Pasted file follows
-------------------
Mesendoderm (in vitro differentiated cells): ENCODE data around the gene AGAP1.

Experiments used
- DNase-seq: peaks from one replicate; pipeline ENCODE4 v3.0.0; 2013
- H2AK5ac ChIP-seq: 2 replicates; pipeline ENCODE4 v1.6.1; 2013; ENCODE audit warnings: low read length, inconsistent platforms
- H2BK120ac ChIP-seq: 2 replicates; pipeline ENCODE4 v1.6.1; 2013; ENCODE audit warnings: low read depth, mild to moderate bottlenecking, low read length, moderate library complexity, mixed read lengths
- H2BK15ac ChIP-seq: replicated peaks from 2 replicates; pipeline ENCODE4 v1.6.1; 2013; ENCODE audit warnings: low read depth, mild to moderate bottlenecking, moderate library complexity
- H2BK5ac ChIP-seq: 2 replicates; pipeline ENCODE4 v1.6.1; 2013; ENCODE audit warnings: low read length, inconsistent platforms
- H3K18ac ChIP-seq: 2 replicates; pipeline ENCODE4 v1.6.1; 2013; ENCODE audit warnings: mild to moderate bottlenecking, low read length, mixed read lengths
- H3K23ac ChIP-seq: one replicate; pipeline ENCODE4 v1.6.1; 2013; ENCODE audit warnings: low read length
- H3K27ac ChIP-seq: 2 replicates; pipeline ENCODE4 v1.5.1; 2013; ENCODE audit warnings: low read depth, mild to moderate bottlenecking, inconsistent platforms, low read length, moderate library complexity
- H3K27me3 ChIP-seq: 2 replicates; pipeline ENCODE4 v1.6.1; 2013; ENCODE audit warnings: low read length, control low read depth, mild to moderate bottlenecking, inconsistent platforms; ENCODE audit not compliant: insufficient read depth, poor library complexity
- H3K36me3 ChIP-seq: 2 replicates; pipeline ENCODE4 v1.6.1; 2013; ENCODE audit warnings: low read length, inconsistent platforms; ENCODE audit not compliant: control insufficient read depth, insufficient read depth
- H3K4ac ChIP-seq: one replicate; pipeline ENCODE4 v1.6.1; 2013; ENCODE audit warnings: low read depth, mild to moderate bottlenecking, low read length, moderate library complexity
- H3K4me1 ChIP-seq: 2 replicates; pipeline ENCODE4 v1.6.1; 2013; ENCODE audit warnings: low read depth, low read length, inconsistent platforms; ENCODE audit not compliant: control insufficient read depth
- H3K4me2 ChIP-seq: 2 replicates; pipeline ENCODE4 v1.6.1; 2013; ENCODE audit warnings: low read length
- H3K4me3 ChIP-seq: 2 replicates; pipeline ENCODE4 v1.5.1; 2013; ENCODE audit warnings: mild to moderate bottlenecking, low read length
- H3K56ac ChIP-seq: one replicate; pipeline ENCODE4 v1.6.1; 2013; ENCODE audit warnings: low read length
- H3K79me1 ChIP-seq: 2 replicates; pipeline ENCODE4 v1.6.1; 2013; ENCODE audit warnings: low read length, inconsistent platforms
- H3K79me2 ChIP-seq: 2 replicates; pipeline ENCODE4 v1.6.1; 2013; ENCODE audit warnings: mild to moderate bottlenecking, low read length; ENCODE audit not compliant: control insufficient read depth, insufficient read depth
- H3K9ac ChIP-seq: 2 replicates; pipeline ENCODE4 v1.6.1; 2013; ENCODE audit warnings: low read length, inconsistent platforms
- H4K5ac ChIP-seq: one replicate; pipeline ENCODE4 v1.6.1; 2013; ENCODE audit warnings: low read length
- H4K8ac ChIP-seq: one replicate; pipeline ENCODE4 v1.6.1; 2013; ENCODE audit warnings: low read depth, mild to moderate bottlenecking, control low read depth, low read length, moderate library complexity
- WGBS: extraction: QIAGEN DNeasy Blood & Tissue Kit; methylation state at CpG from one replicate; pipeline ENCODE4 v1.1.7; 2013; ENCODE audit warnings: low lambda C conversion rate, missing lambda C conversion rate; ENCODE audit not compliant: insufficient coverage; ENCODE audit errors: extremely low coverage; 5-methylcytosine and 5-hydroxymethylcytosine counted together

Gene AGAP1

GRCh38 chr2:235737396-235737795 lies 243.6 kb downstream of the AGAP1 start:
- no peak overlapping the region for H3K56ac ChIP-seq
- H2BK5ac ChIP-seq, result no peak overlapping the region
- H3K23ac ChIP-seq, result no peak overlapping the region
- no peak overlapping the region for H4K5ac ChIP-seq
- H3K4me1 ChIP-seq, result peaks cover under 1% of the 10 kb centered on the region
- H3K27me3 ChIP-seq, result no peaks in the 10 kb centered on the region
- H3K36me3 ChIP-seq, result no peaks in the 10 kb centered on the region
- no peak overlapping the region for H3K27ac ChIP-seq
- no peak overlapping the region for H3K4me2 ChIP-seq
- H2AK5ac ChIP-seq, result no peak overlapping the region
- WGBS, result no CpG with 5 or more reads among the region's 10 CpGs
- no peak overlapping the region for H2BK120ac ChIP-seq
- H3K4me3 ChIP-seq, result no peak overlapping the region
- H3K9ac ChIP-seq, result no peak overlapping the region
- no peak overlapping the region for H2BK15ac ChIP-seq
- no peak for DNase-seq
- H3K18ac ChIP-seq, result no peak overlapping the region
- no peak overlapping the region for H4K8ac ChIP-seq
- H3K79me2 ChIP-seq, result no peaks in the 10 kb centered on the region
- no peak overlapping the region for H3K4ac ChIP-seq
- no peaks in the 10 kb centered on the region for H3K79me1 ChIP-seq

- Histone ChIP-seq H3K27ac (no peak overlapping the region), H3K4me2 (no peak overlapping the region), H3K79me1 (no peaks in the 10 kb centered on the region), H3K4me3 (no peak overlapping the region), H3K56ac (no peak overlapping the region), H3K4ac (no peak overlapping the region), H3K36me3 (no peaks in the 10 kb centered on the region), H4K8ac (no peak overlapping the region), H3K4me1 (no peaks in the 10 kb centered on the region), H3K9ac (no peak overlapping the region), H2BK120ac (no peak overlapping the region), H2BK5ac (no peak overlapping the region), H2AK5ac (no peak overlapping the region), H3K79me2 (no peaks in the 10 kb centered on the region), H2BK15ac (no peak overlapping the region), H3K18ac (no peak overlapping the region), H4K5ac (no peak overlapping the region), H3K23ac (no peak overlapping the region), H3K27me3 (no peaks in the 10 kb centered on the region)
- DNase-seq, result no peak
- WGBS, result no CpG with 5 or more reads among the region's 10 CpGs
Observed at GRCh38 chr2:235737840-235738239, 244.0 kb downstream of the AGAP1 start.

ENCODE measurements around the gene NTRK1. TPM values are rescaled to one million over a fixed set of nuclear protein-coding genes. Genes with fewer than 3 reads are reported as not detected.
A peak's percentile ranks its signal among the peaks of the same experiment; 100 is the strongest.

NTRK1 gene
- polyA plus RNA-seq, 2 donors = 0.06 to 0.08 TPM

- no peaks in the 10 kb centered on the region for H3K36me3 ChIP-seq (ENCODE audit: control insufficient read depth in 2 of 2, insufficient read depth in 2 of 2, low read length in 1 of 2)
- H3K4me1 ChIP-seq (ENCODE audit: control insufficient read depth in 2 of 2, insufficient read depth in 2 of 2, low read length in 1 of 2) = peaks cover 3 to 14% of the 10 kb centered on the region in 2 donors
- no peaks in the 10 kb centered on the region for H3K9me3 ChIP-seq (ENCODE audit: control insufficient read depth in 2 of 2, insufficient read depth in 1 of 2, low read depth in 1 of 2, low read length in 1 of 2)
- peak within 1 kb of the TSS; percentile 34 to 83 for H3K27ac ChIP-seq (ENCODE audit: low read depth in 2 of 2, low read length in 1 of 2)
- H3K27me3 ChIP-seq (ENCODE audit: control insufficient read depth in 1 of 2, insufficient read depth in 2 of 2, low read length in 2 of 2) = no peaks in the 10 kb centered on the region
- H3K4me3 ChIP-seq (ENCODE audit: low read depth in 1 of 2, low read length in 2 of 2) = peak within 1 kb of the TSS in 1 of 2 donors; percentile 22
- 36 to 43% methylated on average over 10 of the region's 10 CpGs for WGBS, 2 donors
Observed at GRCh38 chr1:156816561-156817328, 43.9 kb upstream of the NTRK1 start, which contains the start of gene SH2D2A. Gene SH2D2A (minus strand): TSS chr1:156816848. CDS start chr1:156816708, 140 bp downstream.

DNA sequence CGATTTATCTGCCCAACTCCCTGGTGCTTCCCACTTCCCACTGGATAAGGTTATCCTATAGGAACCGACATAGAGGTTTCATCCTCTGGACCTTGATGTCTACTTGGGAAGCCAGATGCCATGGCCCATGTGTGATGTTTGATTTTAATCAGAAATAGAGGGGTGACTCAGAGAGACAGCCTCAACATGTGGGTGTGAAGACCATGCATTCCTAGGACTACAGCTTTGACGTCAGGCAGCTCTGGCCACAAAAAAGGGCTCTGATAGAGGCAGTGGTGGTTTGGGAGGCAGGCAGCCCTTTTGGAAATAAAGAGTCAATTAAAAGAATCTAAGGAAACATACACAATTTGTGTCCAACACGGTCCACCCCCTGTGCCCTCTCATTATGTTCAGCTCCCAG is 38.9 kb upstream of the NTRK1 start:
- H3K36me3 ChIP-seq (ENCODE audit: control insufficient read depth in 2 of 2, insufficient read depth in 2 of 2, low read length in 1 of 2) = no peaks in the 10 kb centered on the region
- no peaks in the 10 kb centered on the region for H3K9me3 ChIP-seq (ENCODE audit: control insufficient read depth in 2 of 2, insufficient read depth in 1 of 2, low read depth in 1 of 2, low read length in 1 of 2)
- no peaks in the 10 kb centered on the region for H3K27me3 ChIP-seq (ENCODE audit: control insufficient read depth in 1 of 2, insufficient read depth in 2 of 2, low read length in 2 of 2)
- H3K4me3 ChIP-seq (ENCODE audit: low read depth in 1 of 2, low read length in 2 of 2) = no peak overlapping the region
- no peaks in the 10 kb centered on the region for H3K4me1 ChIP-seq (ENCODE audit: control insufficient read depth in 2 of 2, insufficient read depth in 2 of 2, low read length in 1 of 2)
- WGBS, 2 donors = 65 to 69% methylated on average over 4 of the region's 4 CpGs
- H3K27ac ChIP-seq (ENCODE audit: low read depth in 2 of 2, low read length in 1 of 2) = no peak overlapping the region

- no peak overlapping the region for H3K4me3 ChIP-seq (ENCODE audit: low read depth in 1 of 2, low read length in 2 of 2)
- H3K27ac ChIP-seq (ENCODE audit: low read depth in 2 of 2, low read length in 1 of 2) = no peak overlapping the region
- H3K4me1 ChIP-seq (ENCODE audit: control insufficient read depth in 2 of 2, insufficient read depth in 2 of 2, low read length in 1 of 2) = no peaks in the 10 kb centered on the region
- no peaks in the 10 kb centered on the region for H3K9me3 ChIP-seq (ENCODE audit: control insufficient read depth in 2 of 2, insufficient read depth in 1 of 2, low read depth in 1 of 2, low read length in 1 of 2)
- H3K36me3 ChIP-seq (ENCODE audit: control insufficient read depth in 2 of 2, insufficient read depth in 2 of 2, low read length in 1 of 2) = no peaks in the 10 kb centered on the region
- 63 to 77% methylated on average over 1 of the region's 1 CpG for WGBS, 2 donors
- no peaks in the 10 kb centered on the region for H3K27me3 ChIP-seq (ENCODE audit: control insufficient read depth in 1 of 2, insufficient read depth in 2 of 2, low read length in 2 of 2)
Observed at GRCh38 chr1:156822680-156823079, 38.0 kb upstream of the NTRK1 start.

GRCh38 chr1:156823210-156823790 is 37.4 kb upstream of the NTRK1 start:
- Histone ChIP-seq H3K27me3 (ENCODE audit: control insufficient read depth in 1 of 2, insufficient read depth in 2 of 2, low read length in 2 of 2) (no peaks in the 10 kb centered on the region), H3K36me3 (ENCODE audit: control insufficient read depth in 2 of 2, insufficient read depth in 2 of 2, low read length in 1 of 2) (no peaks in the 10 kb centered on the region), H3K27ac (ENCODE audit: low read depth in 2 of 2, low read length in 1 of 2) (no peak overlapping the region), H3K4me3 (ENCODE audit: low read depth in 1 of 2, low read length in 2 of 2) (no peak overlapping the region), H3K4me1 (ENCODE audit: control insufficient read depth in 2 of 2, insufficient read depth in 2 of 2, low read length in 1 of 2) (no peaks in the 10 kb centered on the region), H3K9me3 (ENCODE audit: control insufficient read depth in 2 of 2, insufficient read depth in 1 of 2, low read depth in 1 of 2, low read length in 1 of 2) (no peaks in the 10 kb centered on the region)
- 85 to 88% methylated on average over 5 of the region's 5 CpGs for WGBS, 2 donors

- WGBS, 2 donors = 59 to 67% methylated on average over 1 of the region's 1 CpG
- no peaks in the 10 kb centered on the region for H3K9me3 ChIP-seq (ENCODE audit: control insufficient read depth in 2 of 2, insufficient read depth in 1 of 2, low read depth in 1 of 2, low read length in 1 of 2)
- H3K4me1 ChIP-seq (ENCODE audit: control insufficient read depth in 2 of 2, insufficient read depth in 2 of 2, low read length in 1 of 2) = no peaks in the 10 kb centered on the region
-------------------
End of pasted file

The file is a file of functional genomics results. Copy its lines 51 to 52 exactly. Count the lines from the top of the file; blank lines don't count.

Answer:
ENCODE measurements around the gene NTRK1. TPM values are rescaled to one million over a fixed set of nuclear protein-coding genes. Genes with fewer than 3 reads are reported as not detected.
A peak's percentile ranks its signal among the peaks of the same experiment; 100 is the strongest.